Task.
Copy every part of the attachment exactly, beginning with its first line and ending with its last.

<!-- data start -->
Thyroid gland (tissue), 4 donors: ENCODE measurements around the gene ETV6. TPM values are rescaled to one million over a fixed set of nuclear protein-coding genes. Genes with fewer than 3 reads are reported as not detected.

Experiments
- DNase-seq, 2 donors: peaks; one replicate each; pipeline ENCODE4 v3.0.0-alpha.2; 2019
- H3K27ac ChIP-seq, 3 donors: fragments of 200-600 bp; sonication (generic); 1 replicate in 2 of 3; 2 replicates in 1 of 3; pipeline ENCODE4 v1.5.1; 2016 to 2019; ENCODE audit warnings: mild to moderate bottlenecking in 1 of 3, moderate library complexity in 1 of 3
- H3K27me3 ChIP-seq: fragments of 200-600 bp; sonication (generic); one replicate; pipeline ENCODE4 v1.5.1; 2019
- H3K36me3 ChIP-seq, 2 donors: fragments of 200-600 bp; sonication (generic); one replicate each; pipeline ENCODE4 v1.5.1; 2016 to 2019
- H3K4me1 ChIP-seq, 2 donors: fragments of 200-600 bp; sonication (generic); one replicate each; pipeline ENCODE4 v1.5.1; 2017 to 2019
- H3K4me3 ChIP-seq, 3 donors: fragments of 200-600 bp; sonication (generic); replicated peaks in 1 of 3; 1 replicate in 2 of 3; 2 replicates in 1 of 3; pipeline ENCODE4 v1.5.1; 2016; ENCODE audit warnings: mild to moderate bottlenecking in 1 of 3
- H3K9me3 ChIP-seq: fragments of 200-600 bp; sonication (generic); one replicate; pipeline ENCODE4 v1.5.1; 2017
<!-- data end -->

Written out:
Thyroid gland (tissue), 4 donors: ENCODE measurements around the gene ETV6. TPM values are rescaled to one million over a fixed set of nuclear protein-coding genes. Genes with fewer than 3 reads are reported as not detected.

Experiments
- DNase-seq, 2 donors: peaks; one replicate each; pipeline ENCODE4 v3.0.0-alpha.2; 2019
- H3K27ac ChIP-seq, 3 donors: fragments of 200-600 bp; sonication (generic); 1 replicate in 2 of 3; 2 replicates in 1 of 3; pipeline ENCODE4 v1.5.1; 2016 to 2019; ENCODE audit warnings: mild to moderate bottlenecking in 1 of 3, moderate library complexity in 1 of 3
- H3K27me3 ChIP-seq: fragments of 200-600 bp; sonication (generic); one replicate; pipeline ENCODE4 v1.5.1; 2019
- H3K36me3 ChIP-seq, 2 donors: fragments of 200-600 bp; sonication (generic); one replicate each; pipeline ENCODE4 v1.5.1; 2016 to 2019
- H3K4me1 ChIP-seq, 2 donors: fragments of 200-600 bp; sonication (generic); one replicate each; pipeline ENCODE4 v1.5.1; 2017 to 2019
- H3K4me3 ChIP-seq, 3 donors: fragments of 200-600 bp; sonication (generic); replicated peaks in 1 of 3; 1 replicate in 2 of 3; 2 replicates in 1 of 3; pipeline ENCODE4 v1.5.1; 2016; ENCODE audit warnings: mild to moderate bottlenecking in 1 of 3
- H3K9me3 ChIP-seq: fragments of 200-600 bp; sonication (generic); one replicate; pipeline ENCODE4 v1.5.1; 2017